PORTLAND, Ore. -- Sure, the Washington Bullets were a hurting team when they limped into Memorial Coliseum for their game with the Portland Trail Blazers last night.
Their injury list isn't any shorter than it was when they left Los Angeles, and given the travel time they were understandably tired.
But that probably won't stop them from kicking themselves for letting the Blazers get away from them. The Bullets (6-10) fought and scratched for most of the 48 minutes, but a late spurt from the free-throw line gave Portland the 91-87 victory.
Only when Clyde Drexler hit a free throw for Portland's final point with 5.4 seconds left did the Bullets fade from sight. And even then, David Wingate's three-pointer with two seconds left almost went in, and he was almost fouled on the play.
Washington may not have understood how vulnerable Portland (10-6) is in its own house these days. In their last four home games, the Blazers lost to Golden State, squeezed by San Antonio, needed overtime to beat Milwaukee and lost to Chicago.
The Bullets actually led by as many as nine in the first half and by 47-46 at halftime. But they were betrayed by their shooting in the second half, when they hit just 15 of 44 shots.
Still, they hung in there and were within two points, 85-83, on two Harvey Grant free throws with 2:13 left.
The contest turned on a weird play at that point. Portland's Jerome Kersey broke free on a Washington press and drove straight for the basket. Pervis Ellison -- who had seven blocked shots in the game -- decided to take the charge instead of the block.
Kersey crashed into Ellison and the floor, in that order. Referee Bob Delaney ruled that Ellison didn't get there in time, and awarded Kersey two shots and the ball on a flagrant foul.
It was supposed to be Kersey, anyhow. But he had gone off to the locker room and Bullets coach Wes Unseld had the choice of Blazers to take his place on the free-throw line. He picked little-used Mark Bryant.
Bryant managed one of two free throws, Portland got the ball, and Terry Porter was fouled by A. J. English on the possession. He hit both free throws, Portland led 88-83 and the Bullets were all but finished with 1:23 left.
"I was just standing there," Ellison said. "He was coming in there with his knee up, and I moved my head. I was just trying to take the charge.
"Next thing I knew they called the flagrant foul. I was surprised. Most of the time they judge those by how hard they hit the floor, and I guess he hit pretty hard."
Unseld agreed. "That was a tough call," he said. "Pervis was just turning away. When somebody goes up in the air that high, there's a chance he might come down hard.
"Pervis was just trying to protect himself."
Larry Stewart led the Bullets with a career-high 19 points, while English had 18 off the bench. Drexler led Portland with 20.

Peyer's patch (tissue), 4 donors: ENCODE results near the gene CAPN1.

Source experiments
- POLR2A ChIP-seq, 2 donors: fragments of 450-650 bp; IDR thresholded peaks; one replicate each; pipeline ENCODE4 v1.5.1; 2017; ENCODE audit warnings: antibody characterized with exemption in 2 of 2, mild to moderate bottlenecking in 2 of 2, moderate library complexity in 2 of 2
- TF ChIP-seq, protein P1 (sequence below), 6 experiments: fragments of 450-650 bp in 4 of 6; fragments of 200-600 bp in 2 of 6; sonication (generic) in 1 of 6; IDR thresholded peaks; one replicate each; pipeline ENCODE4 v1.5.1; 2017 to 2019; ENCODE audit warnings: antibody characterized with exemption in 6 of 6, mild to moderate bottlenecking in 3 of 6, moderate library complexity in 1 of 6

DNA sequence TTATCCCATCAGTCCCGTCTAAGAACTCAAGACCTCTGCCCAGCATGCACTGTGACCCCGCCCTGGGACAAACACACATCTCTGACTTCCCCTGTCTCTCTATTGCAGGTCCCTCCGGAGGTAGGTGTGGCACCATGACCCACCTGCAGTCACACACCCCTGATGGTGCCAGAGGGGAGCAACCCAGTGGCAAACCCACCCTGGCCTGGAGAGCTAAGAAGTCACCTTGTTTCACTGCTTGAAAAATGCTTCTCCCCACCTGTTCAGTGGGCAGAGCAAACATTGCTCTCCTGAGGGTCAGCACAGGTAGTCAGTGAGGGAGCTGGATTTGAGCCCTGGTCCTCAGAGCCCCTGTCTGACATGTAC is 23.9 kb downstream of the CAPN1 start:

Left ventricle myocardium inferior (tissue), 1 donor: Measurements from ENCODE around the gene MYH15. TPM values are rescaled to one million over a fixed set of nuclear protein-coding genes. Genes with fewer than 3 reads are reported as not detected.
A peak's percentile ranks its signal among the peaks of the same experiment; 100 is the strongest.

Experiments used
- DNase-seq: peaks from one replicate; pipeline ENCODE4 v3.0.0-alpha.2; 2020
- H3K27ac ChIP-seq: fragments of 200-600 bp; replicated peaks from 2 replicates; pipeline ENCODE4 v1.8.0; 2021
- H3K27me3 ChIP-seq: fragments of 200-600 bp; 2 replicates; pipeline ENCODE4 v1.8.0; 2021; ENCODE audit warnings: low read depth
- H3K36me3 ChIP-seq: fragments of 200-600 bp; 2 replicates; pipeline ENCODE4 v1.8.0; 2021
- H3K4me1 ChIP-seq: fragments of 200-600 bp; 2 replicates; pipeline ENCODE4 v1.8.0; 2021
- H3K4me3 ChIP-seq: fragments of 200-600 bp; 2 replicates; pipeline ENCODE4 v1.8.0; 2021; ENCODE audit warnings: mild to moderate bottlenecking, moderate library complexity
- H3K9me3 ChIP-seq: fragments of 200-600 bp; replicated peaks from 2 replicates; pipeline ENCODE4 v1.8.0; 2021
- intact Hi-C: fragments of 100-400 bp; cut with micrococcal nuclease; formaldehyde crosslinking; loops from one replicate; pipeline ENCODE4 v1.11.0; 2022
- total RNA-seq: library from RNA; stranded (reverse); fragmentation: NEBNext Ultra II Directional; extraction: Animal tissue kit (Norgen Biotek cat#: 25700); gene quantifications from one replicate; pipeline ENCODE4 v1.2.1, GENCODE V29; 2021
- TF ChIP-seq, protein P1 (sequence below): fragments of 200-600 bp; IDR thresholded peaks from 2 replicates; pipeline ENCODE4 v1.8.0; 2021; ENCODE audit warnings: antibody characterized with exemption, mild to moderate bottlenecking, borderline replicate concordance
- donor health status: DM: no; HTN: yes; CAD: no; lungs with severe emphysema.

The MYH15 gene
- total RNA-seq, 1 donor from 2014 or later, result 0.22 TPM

"We played hard," Unseld said. "I'm pleased with the effort, but I thought we had a good chance to win. Portland got away with too many offensive rebounds and they got some loose balls."
The Bullets had a 47-46 lead at the half, and it could have been worse -- for Portland. If the Bullets are banged up, the Blazers are a little passive these days.
Thus, Washington found the pickings surprisingly easy around the basket, had a few perimeter shots go in for them, and led by as many as nine.
The Bullets' fun started in the last three minutes of the second quarter, when they broke away from a 20-20 tie with a 10-3 run. Coppin State's Stewart -- who had 13 in the first quarter alone -- hit a basket and a pair of free throws on the run; English capped it off with a pair of jumpers and the Bullets led 30-23 at the end of the period.
English's basket to open the second quarter made it 32-23, and Washington stayed anywhere from five to eight points up for most of the rest of the quarter.
Portland's bench got the Blazers their only lead of the second quarter with an eight-point run that made it 40-39, but the Bullets came right back with eight straight of their own to lead 47-40 with 2:44 remaining in the half.
Six straight points by Portland -- whose starters were back in by then -- accounted for the halftime score. The Bullets hit 45.2 percent of their field goals (19-42) to 39.2 (20-51) for Portland. Ellison had 11 points, five rebounds and five nice blocked shots in the first 24 minutes.
English scored 10 off the bench. Stewart didn't score in the second quarter and still led the team at the break.
Ellison's rebounding helped give Washington a 26-23 edge over the Blazers on the boards. He finished with 11 rebounds.
A 15-point third quarter should have been disastrous for the Bullets, but Portland scored only 18 in the same period, and the decision was still in doubt.
Portland's biggest lead was 77-68 with eight minutes left.
The Bullets get a day off to travel, then tip it off with the Seattle SuperSonics tomorrow night.